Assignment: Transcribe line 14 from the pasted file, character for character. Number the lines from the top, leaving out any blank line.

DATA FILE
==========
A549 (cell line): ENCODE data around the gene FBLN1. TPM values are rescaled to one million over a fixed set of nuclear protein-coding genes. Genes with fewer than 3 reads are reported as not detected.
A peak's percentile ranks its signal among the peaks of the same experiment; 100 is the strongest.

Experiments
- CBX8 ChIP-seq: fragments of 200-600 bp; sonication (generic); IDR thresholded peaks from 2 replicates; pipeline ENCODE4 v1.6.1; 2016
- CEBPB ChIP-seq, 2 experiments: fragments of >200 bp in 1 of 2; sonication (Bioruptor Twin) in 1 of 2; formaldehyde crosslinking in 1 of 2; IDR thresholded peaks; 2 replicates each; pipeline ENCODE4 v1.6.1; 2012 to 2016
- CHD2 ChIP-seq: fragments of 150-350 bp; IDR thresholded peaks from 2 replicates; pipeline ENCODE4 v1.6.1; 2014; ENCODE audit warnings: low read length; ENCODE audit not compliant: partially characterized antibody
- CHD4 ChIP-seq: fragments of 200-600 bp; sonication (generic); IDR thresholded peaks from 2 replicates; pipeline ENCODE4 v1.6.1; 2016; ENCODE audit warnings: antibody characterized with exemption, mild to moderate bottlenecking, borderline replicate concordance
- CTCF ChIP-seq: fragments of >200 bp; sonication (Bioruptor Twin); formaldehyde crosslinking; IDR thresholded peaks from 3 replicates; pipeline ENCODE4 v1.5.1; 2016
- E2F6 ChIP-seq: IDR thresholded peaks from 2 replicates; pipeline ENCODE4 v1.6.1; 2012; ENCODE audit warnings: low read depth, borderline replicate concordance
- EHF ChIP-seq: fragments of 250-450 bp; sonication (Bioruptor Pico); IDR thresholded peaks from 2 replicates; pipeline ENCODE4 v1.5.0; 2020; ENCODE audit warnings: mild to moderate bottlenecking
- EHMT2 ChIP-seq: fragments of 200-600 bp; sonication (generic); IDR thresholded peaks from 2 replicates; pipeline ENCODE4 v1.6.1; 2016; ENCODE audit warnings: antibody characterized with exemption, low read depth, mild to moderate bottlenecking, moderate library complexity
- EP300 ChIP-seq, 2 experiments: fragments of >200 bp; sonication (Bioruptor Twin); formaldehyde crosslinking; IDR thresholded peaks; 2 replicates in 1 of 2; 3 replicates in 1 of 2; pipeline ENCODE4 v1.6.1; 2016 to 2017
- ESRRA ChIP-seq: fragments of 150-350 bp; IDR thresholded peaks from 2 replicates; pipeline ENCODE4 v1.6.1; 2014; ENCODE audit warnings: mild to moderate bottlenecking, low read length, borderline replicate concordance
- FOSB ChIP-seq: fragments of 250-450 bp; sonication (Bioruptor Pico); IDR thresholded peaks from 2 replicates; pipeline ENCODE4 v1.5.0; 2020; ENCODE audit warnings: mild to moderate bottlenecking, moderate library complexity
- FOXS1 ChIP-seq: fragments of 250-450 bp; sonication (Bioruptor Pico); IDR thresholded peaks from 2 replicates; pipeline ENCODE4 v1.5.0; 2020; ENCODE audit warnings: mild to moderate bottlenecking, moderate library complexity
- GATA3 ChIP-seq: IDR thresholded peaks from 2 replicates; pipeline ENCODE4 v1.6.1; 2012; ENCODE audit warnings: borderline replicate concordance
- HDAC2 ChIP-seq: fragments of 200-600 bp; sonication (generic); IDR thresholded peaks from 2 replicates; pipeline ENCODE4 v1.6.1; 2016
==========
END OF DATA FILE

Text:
- FOSB ChIP-seq: fragments of 250-450 bp; sonication (Bioruptor Pico); IDR thresholded peaks from 2 replicates; pipeline ENCODE4 v1.5.0; 2020; ENCODE audit warnings: mild to moderate bottlenecking, moderate library complexity